The Department of Homeland Security issued a list of safety tips for Americans to follow in advance of the total solar eclipse to occur on Monday.
The United States will experience the first total solar eclipse from coast-to-coast in 99 years.
With the exception of Alaska and Hawaii, every state will see at least a partial eclipse. But a total eclipse will be visible over a wide area that will start on the Oregon Coast at 10:17 a.m. PDT and end 93 minutes later at the South Carolina coast.
The DML News poll for Monday asked if people planned to watch the eclipse (you can take the poll by clicking here). So far, more than 55% of people say YES, they will watch it take place.
Some of the comments we’ve received:
FROM MEGAN: I am so excited about this today, I am taking the day off from work.
FROM RON: I am too busy working to see something so irrelevant.
FROM JILL: We have an eclipse every night in my house when we turn off all the lights, what’s all the fuss.
FROM MIKE: Safety tips are being issued by “experts.” Are my taxes paying for experts who specialize in stuff that happens once every 100 years? Sounds like an Obama appointee.
Here is the list of safety warnings issued by the DHS:
On Monday, August 21, 2017, a total solar eclipse will take place over parts of North America. An eclipse happens when the moon aligns between the Earth and Sun and produces a shadow obstructing the sun. Observers from the 14 states along the path of totality will experience a total solar eclipse, where the moon completely covers the sun. Observers outside of this path will still be able to see a partial solar eclipse.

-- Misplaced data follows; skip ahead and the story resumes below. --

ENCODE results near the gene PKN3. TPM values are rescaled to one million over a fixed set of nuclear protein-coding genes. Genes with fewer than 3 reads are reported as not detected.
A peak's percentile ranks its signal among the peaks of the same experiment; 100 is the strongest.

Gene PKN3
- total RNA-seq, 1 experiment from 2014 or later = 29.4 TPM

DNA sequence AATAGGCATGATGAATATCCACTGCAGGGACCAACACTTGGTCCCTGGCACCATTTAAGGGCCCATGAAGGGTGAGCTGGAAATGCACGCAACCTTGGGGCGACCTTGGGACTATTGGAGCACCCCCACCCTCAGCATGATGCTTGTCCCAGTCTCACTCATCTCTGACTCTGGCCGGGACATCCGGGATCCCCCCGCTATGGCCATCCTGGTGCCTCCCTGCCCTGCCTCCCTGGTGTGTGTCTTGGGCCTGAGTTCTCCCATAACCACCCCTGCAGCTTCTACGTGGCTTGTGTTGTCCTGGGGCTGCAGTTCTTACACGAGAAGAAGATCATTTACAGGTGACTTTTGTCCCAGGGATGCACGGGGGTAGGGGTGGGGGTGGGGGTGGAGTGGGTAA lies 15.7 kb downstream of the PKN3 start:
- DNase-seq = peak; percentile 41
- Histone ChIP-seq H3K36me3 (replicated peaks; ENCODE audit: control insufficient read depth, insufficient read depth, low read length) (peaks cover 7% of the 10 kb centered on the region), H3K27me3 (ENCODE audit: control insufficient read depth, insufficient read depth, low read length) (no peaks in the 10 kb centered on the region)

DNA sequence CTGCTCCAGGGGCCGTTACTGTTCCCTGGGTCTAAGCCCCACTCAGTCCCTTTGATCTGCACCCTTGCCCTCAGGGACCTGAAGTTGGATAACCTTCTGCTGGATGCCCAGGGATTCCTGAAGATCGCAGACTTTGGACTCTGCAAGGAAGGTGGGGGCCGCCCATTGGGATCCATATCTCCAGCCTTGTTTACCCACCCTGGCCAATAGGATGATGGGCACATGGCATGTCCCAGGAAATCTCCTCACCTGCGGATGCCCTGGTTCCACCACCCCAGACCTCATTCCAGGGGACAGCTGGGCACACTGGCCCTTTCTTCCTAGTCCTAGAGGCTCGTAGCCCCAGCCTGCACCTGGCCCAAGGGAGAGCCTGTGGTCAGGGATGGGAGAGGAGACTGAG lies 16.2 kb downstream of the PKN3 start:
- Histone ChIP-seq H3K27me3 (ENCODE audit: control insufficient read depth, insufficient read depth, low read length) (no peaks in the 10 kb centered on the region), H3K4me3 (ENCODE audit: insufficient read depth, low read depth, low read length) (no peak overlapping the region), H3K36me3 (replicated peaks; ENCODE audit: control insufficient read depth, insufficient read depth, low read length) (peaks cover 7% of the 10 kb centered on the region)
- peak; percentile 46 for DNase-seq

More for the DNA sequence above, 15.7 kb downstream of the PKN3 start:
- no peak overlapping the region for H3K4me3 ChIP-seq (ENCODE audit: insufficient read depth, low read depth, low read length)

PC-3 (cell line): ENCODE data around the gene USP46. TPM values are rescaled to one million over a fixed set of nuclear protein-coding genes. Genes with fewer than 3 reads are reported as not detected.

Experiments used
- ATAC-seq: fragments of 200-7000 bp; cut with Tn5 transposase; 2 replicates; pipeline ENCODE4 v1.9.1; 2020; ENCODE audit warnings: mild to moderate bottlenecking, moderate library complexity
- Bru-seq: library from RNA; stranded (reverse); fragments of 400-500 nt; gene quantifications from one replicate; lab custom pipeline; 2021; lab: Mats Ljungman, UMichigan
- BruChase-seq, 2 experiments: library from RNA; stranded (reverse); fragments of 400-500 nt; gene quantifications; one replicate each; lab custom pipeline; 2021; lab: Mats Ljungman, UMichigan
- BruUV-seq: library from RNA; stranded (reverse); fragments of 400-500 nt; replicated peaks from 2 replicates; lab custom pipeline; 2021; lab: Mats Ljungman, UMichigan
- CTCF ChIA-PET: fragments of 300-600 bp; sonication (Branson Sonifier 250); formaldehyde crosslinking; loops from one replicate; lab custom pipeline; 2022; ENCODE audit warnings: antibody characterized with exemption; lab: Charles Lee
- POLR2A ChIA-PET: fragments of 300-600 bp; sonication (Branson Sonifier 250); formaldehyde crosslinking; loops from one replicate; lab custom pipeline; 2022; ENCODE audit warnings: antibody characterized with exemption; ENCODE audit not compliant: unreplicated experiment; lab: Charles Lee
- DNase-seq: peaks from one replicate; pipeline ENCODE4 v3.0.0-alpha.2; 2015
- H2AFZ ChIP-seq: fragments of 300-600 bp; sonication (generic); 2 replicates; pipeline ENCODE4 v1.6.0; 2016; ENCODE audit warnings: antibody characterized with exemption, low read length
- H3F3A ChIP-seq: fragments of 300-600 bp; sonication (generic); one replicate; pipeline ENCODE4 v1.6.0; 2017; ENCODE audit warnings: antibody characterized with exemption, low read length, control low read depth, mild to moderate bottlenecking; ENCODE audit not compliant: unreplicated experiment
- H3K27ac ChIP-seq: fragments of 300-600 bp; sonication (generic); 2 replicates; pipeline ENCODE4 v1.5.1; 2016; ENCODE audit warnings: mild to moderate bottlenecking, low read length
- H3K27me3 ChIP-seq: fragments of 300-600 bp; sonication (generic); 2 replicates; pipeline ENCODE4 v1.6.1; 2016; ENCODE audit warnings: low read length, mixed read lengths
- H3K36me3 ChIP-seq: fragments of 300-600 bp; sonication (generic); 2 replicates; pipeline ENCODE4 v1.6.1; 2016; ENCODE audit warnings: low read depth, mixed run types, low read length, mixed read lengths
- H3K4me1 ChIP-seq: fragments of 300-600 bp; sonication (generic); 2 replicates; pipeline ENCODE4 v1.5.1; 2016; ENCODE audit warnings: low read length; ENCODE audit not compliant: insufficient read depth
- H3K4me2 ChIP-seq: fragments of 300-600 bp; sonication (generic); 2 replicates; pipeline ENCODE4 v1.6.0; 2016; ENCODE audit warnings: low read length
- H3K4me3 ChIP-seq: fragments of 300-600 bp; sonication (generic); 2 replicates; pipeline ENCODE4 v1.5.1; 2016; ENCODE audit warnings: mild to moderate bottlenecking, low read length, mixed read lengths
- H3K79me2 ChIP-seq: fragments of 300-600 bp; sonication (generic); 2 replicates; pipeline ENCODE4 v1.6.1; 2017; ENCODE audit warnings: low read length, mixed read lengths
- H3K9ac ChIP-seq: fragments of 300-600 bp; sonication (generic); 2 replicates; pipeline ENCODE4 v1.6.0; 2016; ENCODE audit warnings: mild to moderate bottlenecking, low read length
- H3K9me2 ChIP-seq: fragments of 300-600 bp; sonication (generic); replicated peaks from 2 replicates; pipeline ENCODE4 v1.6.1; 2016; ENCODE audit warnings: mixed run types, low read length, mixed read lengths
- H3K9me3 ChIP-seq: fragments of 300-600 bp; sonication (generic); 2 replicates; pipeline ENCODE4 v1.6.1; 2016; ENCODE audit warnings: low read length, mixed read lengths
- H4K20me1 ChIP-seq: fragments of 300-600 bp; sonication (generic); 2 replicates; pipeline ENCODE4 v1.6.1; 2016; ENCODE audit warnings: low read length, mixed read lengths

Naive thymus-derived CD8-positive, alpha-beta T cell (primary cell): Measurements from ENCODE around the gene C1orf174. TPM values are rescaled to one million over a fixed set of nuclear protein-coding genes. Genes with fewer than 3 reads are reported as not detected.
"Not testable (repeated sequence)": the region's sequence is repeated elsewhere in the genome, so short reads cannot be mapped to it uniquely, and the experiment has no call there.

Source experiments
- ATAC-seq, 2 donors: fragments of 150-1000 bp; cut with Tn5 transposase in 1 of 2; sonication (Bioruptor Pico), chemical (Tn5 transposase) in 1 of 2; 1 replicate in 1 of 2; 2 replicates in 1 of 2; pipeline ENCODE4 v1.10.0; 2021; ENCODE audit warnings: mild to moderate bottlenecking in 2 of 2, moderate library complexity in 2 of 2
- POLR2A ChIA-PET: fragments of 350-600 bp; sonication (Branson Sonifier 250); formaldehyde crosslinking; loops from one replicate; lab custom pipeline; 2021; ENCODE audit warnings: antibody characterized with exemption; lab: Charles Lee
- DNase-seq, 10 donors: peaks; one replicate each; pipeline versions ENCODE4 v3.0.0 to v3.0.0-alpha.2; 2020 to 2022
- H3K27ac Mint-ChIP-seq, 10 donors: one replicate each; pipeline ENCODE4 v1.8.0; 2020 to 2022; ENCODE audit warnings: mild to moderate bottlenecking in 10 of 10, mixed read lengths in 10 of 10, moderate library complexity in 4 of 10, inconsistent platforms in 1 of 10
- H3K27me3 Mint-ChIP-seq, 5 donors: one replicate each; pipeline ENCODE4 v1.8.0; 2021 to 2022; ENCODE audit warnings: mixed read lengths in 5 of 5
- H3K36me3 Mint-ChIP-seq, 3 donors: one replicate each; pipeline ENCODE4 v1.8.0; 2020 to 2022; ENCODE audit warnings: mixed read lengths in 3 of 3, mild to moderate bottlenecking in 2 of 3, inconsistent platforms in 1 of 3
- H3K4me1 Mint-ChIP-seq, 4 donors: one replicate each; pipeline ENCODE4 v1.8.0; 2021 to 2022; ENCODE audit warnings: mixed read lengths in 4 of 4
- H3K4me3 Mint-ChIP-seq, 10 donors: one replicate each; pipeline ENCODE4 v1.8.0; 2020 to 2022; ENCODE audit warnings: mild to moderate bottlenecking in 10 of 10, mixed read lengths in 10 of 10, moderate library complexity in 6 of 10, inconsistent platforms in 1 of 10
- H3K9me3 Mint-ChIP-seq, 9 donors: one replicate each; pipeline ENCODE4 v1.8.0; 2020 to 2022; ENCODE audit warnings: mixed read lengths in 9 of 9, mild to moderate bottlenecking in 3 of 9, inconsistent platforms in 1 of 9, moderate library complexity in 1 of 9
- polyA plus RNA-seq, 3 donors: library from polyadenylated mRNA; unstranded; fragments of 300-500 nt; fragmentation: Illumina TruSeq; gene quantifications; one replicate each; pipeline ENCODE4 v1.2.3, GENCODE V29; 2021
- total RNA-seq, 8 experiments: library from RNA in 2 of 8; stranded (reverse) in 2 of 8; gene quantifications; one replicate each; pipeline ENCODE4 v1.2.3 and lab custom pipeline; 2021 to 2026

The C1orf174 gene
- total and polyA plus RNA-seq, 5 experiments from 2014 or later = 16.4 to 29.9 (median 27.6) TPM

For those planning to watch the phenomena, it is important to do so safely. Looking directly at the sun is extremely dangerous except for during the brief period of totality which will only occur along the narrow path reaching 14 states. Ordinary sunglasses or homemade filters are not able to sufficiently protect your eyes. Special eclipse glasses that are compliant with the American Astronomical Society and the ISO 12312-2 international safety standard are thousands of times darker than standard sunglasses and allow you to look at the uneclipsed or partially eclipsed sun as long as you like. FEMA recommends using the AAS vendors to avoid purchasing counterfeit glasses.
With the last total eclipse occurring in 1979, viewing events that may cause large crowds and heavy traffic in some areas of the U.S. are anticipated. If you are going to be traveling to see the eclipse, FEMA has a few suggestions:
- Check the forecast in advance and prep your vehicle with emergency supplies like jumper cables, a car cell phone charger, food, and water.
- Download the FEMA app to keep you updated on the latest weather alerts.
- Set a meeting place with friends & family at your viewing destination in case you get separated.
For more information on the total solar eclipse, safety and how to prepare, please visit https://eclipse2017.nasa.gov/.
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